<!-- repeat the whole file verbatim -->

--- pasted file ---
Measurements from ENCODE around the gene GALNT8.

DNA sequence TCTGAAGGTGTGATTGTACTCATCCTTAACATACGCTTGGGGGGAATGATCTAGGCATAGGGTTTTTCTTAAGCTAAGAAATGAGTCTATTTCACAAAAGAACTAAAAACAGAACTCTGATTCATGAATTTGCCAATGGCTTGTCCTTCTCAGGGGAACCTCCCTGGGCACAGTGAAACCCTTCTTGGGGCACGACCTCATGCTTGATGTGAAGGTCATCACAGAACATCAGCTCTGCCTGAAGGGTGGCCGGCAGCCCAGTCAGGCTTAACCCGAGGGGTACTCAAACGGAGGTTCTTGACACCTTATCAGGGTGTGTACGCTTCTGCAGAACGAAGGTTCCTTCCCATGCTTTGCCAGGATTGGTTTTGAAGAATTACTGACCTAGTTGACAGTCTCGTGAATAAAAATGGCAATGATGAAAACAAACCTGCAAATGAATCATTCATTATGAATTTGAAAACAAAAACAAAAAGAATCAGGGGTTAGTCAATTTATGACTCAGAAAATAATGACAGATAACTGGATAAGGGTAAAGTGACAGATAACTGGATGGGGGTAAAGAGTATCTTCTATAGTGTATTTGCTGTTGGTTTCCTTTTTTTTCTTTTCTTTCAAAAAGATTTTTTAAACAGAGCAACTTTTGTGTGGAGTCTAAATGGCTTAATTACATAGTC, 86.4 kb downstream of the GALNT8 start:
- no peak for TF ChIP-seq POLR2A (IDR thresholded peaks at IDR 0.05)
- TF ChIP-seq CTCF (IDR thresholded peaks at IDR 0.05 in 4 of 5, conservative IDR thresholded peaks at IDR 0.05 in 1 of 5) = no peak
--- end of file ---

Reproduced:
Measurements from ENCODE around the gene GALNT8.

DNA sequence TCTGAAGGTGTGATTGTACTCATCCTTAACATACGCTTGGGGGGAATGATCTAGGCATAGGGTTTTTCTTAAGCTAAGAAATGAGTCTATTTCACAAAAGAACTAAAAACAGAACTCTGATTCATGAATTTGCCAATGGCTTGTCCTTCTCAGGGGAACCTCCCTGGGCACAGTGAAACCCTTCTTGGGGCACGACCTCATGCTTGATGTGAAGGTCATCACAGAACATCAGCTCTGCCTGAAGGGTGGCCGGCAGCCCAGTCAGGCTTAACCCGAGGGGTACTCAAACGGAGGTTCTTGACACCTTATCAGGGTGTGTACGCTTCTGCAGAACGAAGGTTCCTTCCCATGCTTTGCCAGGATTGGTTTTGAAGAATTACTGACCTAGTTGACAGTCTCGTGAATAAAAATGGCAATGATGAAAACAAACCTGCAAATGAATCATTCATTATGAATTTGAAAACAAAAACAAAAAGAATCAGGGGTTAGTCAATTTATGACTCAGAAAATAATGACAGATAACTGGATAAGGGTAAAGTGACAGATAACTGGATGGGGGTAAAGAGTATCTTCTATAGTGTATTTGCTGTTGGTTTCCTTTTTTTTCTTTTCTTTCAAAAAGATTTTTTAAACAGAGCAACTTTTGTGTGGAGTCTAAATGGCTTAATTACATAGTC, 86.4 kb downstream of the GALNT8 start:
- no peak for TF ChIP-seq POLR2A (IDR thresholded peaks at IDR 0.05)
- TF ChIP-seq CTCF (IDR thresholded peaks at IDR 0.05 in 4 of 5, conservative IDR thresholded peaks at IDR 0.05 in 1 of 5) = no peak